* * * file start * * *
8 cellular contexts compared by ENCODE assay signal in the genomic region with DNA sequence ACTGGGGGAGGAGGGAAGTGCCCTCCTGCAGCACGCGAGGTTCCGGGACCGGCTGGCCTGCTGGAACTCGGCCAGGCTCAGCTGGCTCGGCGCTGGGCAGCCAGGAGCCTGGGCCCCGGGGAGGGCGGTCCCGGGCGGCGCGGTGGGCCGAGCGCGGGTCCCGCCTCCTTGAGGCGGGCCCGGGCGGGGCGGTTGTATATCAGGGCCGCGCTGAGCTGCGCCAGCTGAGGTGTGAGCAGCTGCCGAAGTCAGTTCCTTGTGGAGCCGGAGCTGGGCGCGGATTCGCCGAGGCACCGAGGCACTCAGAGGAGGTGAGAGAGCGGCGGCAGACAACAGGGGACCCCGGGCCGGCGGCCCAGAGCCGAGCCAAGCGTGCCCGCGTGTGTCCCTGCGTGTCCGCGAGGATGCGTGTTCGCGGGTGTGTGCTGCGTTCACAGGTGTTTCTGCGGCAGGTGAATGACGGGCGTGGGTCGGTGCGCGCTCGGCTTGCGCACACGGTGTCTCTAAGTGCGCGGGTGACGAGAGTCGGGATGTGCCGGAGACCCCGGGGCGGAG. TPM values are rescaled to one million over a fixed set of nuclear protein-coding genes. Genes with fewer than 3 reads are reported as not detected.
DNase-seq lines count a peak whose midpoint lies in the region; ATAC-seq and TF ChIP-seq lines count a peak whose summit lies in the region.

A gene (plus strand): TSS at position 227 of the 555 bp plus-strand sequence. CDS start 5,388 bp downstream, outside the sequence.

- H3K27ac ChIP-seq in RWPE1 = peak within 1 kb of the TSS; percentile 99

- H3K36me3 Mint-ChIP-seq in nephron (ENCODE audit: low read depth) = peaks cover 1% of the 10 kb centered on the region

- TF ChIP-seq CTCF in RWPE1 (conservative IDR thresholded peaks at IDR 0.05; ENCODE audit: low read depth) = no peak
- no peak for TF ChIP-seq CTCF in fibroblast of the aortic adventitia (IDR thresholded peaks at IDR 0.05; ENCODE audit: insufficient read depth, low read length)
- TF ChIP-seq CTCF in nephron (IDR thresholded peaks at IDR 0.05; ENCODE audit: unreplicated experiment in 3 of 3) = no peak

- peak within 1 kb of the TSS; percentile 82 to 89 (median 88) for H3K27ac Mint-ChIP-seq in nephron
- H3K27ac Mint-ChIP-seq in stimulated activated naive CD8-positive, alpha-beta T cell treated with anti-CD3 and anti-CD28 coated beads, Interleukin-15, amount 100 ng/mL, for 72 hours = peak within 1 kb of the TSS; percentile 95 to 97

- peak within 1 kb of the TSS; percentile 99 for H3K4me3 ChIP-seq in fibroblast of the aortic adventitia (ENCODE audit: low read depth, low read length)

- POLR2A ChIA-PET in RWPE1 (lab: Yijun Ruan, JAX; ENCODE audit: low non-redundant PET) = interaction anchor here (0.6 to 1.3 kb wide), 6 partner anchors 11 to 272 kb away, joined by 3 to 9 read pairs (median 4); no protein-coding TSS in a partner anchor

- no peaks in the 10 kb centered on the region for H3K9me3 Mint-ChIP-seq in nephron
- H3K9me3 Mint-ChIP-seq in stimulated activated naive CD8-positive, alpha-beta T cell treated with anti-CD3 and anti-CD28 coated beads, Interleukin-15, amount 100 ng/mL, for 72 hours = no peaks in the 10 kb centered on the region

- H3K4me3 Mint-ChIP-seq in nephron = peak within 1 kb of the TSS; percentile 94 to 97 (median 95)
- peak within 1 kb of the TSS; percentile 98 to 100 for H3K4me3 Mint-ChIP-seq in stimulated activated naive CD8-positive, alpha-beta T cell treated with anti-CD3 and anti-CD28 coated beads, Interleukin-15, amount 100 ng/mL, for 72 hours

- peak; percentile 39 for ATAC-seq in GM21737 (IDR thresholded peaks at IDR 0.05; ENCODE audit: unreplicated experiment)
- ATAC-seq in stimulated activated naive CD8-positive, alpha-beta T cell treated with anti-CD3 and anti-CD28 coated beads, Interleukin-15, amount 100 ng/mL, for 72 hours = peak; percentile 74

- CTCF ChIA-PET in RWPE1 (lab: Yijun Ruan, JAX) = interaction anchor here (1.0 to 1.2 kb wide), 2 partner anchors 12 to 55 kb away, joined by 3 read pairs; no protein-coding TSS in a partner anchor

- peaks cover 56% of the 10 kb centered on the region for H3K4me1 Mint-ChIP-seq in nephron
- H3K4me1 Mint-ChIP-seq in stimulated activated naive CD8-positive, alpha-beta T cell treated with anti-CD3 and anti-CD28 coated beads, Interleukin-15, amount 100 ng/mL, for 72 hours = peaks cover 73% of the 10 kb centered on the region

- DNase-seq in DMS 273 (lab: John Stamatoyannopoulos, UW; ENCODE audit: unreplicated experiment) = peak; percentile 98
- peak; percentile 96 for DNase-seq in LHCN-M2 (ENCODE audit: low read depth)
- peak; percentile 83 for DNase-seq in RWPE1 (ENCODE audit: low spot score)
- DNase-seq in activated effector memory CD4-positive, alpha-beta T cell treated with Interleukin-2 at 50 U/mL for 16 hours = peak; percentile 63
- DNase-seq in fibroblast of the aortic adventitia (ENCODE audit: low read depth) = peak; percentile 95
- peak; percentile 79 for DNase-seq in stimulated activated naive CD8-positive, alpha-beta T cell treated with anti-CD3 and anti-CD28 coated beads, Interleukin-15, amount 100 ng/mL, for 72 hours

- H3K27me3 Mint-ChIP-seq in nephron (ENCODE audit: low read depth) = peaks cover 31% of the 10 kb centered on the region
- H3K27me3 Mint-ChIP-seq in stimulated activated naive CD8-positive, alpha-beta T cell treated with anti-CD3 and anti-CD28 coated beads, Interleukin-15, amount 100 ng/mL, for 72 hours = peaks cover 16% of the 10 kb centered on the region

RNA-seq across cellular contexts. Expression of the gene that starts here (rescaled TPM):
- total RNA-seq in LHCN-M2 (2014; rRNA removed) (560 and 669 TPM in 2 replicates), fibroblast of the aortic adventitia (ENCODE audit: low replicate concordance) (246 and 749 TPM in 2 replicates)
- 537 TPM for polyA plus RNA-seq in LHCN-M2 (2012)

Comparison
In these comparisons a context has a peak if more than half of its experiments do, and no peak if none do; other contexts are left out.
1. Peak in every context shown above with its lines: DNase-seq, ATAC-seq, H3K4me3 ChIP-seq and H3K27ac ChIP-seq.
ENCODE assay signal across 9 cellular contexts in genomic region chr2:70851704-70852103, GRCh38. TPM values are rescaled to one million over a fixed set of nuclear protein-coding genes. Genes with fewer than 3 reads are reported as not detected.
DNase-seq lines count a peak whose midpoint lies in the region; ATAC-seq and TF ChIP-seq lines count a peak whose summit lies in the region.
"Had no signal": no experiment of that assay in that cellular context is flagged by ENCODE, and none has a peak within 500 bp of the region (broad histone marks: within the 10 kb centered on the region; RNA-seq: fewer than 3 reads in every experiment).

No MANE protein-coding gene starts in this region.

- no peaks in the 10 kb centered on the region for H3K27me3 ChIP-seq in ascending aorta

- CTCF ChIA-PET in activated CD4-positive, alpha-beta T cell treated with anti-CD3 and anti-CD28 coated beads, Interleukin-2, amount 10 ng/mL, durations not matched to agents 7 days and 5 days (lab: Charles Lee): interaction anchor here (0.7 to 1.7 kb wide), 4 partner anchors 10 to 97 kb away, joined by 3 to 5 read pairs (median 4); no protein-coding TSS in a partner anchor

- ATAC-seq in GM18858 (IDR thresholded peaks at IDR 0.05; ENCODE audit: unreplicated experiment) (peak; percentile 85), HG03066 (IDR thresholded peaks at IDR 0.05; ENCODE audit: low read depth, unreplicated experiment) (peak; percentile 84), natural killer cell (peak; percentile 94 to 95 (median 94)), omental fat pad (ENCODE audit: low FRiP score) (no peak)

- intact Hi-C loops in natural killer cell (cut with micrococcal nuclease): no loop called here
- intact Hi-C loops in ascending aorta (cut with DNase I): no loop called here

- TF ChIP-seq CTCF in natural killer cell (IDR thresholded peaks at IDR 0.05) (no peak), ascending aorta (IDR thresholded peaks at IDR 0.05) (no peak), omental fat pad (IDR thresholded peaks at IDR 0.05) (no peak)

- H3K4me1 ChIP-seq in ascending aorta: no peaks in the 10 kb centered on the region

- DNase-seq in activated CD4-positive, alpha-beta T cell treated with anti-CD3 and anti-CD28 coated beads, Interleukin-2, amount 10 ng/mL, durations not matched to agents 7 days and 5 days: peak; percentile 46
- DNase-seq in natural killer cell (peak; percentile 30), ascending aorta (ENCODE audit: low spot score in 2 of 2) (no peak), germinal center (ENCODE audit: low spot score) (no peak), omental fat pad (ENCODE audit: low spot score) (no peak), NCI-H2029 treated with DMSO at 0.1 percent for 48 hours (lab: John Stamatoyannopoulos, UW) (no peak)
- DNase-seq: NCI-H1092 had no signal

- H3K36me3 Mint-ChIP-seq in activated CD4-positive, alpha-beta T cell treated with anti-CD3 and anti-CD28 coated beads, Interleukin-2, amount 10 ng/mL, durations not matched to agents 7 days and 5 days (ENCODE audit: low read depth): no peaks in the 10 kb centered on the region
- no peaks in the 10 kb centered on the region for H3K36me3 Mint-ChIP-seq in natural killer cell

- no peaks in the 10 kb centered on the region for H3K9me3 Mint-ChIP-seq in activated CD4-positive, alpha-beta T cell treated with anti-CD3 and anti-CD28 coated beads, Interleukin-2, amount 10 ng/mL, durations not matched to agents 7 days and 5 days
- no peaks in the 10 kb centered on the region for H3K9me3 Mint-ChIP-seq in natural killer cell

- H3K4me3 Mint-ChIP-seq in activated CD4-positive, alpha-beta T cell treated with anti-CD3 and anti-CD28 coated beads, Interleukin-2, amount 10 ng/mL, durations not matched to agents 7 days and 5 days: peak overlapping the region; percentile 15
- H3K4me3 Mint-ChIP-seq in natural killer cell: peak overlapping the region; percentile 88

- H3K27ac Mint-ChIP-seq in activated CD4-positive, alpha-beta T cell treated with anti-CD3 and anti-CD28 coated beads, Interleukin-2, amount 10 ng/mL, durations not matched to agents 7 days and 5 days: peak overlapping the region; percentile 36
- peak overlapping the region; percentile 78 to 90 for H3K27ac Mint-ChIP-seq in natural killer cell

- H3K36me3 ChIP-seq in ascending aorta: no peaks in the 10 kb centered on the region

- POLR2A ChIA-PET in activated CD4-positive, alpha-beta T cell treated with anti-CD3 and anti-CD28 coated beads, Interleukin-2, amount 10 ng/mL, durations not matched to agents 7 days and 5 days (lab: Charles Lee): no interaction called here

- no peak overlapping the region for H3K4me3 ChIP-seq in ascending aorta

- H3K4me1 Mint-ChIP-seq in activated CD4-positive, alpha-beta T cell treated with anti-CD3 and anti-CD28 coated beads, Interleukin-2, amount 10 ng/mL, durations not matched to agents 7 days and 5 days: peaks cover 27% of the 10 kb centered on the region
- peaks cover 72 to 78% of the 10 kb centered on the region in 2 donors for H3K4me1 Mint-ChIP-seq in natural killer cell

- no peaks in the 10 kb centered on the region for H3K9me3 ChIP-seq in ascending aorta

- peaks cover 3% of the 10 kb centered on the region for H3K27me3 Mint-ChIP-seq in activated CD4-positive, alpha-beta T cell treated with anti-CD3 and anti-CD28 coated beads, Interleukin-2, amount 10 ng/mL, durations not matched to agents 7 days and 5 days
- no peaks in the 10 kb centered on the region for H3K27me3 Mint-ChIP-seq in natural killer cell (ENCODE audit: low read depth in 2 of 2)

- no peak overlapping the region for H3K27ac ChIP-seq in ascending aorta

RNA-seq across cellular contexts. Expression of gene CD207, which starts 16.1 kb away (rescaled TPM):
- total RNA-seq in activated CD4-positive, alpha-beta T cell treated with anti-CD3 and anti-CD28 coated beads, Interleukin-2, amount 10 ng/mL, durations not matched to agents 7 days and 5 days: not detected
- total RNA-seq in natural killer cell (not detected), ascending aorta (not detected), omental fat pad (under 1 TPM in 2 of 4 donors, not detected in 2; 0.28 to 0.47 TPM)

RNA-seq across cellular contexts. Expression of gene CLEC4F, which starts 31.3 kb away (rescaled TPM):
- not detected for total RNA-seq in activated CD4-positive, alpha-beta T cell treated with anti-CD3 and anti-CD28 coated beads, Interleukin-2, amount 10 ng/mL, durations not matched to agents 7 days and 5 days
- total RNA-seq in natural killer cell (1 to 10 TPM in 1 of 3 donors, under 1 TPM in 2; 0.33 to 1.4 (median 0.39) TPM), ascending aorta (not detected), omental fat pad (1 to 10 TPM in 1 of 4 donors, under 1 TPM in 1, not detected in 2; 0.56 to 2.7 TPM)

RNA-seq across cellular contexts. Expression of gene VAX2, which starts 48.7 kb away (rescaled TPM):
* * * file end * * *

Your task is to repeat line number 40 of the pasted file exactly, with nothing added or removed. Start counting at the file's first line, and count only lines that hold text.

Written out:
- no peaks in the 10 kb centered on the region for H3K27me3 ChIP-seq in ascending aorta